Bend sits at the doorstep of Central Oregon’s famous high desert—and the Oregon Badlands Wilderness Area offers a fascinating introduction to the region’s sunbaked ecology.
In all, the Oregon Badlands comprise nearly 30,000 acres—largely atop a massive shield volcano just under the surface. In fact, most of the Badlands’ distinctive natural features are associated with volcanic activity of one form or another: Cracked pressure ridges line the landscape, and the area’s soils were largely formed with ash that erupted from Mount Mazama—now known as Crater Lake—nearly 8,000 years ago.
Fortunately, the hike doesn’t make you work too hard to enjoy that natural history: This particular outing only gains about 220 feet over the course of roughly 3 miles as you pass sagebrush bushes and gnarled, cinnamon-hued juniper trees (some of which date back nearly 1,000 years). In winter, you may spot mule deer, prairie falcons, and golden eagles along the way.
The trail’s turnaround point is Flatiron Rock, a striking rock outcrop that’s visible more than a half-mile away. The trail briefly ascends into its citadel-like interior, where you can peer out over the Badlands and spy several Cascade peaks to the west.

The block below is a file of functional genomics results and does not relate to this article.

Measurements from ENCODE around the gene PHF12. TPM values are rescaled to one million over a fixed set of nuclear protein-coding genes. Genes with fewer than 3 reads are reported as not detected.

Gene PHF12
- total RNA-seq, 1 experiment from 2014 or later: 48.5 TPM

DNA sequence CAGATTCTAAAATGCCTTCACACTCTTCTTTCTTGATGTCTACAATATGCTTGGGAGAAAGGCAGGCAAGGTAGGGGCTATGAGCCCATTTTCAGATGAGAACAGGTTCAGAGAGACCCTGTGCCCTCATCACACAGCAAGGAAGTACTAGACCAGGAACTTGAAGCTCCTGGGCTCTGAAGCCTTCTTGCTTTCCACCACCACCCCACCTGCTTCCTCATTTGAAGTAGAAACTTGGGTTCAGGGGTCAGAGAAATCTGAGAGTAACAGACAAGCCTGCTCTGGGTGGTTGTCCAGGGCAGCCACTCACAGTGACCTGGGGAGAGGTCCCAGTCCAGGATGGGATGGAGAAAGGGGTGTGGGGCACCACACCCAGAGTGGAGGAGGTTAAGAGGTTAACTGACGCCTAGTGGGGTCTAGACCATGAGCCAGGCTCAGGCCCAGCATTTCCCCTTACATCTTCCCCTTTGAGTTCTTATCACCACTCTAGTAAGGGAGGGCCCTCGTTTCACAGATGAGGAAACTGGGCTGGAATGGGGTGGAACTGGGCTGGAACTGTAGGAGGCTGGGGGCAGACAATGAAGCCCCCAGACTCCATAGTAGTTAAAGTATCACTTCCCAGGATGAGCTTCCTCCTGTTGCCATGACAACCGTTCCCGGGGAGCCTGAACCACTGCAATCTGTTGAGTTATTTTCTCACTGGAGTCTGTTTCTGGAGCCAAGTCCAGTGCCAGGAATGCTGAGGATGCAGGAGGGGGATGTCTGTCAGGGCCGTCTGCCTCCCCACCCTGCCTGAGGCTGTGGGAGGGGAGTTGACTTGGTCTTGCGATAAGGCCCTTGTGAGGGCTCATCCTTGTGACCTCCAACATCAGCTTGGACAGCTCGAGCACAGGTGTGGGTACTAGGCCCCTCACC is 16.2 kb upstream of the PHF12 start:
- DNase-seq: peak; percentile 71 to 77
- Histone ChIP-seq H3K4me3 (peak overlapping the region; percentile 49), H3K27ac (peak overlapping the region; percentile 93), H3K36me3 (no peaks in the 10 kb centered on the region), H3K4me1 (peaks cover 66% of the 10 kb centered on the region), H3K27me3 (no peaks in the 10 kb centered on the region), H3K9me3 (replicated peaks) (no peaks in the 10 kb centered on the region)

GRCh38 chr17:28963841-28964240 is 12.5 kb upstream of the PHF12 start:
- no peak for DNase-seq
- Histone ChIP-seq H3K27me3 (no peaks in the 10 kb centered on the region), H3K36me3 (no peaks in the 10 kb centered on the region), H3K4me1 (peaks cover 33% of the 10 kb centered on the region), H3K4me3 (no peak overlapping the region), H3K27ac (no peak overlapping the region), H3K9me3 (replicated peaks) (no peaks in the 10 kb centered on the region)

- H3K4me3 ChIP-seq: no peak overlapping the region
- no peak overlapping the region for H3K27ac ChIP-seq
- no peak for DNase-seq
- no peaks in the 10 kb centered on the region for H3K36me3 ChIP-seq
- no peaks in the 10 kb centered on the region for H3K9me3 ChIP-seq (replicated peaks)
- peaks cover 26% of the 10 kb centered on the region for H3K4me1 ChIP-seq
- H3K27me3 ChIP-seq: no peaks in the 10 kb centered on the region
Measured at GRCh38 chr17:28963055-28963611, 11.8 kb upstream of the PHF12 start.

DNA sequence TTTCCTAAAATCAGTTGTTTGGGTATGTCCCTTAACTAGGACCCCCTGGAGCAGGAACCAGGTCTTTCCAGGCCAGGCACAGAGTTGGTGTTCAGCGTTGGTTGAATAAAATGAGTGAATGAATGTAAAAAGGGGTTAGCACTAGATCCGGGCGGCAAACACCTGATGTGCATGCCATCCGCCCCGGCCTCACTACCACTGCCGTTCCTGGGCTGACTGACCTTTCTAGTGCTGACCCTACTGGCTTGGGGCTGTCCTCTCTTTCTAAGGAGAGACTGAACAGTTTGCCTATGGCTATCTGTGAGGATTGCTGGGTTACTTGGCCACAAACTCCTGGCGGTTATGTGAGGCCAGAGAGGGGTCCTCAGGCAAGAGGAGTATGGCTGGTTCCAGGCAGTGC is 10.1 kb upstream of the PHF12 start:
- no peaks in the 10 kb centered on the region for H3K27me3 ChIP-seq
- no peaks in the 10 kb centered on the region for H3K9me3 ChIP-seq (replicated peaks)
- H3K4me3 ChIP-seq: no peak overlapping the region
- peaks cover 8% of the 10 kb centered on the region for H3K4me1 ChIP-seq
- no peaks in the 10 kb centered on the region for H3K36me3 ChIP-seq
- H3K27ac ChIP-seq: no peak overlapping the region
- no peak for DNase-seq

As you hike to Flatiron Rock, keep in mind that nearly 50 miles of trails crisscross the Badlands—and that doesn’t account for the many user-created trails above and beyond that total. Trail junctions in the Oregon Badlands are generally well-signed, but it’s easy to get turned around—so be sure to stay on marked trails at all times, and download a map from the Bureau of Land Management website before setting out.
Directions to Trailhead: From Bend, head east on Greenwood Avenue (U.S. 20) for 16 miles. At milepost turn 16, turn left at a sign for the Flatiron Rock Trailhead to turn into the parking area.
Distance: 6.3 miles to Flatiron Rock
Elevation Gain: 220 feet
Difficulty: Easy-moderate, due to distance
Additional Information: Visit the Bureau of Land Management’s Oregon Badlands website for information about the wilderness area, along with recommended hikes, a map, and a brochure.